The Northwest Territories has dozens of rivers that are navigable by canoe, kayak or raft. Many were seasonal routes used by the indigenous peoples to travel, hunt and trade. Here are some of our favorite long distance trips.
The remote Anderson is a relatively slow, meandering river that begins at Colville Lake and ends at Nicholson Point on the Beaufort Sea. The weather and a potentially hazardous sea-crossing at the end of the trip are the main challenges. A permit is required for the Anderson River Delta Migratory Bird Sanctuary.
Arctic Red River
A Canadian Heritage River, accessible from the Dempster Highway and navigable for some 200 km. The upper reaches offer terrific mountain scenery, outstanding fishing, and an opportunity to travel on a traditional Gwich’in route within Gwich’in territory.
The river rises at Lac de Gras in the Northwest Territories and flows almost 1000 km to the community of Kugluktuk, on the Arctic coast in Nunavut. This is a fast river with many rapids and whitewater stretches. All its waterfalls and many of the larger rapids require portaging.
Coppermine River Trip report
From its headwaters at Horton Lake, this river stretches 640 km to Franklin Bay, on the Arctic coast near Paulatuk. Canoeists will encounter four sets of rapids, and possibly some shallow water, depending on the season.
Horton River Trip report
Canada’s longest river (1,738 km) the Mackenzie drains one fifth of the country but still has the mystique of a remote frontier river. The river is up to one kilometer wide in places, with several communities en route, offering a selection of drop in points. The main hazards are wind-whipped waves. A highlight is the swift float through the Ramparts,which features high limestone rock faces that stretch for about ten km along both shores near Fort Good Hope.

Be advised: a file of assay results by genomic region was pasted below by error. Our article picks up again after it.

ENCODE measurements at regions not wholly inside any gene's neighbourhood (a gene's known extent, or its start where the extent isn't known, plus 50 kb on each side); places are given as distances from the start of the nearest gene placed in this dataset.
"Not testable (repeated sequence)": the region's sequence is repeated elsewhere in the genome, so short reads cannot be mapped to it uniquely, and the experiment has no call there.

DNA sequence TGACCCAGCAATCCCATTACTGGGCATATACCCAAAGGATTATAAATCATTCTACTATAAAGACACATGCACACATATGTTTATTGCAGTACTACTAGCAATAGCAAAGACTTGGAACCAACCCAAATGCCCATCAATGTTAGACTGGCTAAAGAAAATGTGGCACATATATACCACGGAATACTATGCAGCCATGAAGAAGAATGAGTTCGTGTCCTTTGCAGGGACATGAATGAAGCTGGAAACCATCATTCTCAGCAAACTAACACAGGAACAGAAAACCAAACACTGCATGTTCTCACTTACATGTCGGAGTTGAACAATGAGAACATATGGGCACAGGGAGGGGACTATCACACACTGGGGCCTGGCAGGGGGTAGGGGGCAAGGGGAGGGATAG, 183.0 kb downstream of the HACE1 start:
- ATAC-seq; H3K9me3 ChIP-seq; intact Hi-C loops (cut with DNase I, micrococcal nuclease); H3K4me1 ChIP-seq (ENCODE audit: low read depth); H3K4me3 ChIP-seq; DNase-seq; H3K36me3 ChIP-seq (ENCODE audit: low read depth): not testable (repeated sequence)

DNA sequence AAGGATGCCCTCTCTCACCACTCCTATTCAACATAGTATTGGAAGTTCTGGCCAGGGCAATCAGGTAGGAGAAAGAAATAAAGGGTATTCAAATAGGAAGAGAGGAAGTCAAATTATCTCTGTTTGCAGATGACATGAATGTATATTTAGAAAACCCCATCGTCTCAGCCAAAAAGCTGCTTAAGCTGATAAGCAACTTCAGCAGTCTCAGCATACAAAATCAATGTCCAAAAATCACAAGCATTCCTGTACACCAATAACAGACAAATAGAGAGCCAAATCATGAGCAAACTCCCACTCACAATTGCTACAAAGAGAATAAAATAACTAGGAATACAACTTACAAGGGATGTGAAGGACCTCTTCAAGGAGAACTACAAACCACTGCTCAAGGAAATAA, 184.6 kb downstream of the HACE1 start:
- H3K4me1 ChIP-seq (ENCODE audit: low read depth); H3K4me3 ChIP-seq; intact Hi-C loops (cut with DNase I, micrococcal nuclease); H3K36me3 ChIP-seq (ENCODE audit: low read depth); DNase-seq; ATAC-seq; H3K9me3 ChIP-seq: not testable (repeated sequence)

Mackenzie River Trip report
The Natla begins at O’Grady Lake and offers 115 km of rapids in the mountains. The Keele River extends another 300 km, winding through mountain ranges with spectacular scenery to the Mackenzie River, south of Tulita.
Natla-Keele River Trip report
This 250 km route is for skilled whitewater canoeists. The river rages over whitewater in the mountains, changing to a meandering route with gravel bars near Norman Wells.
Mountain River Trip report
Ogilvie & Peel Rivers
Rising in the Yukon, the Ogilvie crosses the Dempster Highway at Km 197. It flows into the Peel 65 km downstream. The Peel runs 516 km to Fort McPherson. There are many chutes and rapids, but the Peel is navigable most of its length. Towards Fort McPherson the river cuts through impressive 300 metre banks.
Ogilvie & Peel Rivers Trip report
This wide river flows north through Wood Buffalo National Park. The river is quiet till you reach the series of four rapids between Fort Fitzgerald and Fort Smith. Below the rapids, the river travels about 290 km to Great Slave Lake. There's plenty of forest and wildlife, and some rapids, shallows and sandbars on the way to Fort Resolution.
South Nahanni River
This Canadian Heritage River is a challenge for the expert canoeist. Rising in the mountains near the western border of the Northwest Territories, the river flows smoothly to 90 metre Virginia Falls. From here to its mouth, there is a series of challenging rapids in narrow canyons with several portages.. The South Nahanni joins the Liard River at the community of Nahanni Butte.
South Nahanni River Trip report
This Canadian Heritage River is a magnet for canoeists. Mainly flatwater it rises in the Barrens east of Great Slave Lake and flows through the Thelon Game Sanctuary to Baker lake, in Nunavut. Access to the headwaters is by floatplane from Yellowknife to Lynx Lake.
Thelon River Trip report
A combination of whitewater and flatwater, with boulder gardens. Charter out from Yellowknife to Greenstocking Lake, and the river takes you 260 km back to the City.
Yellowknife River Trip report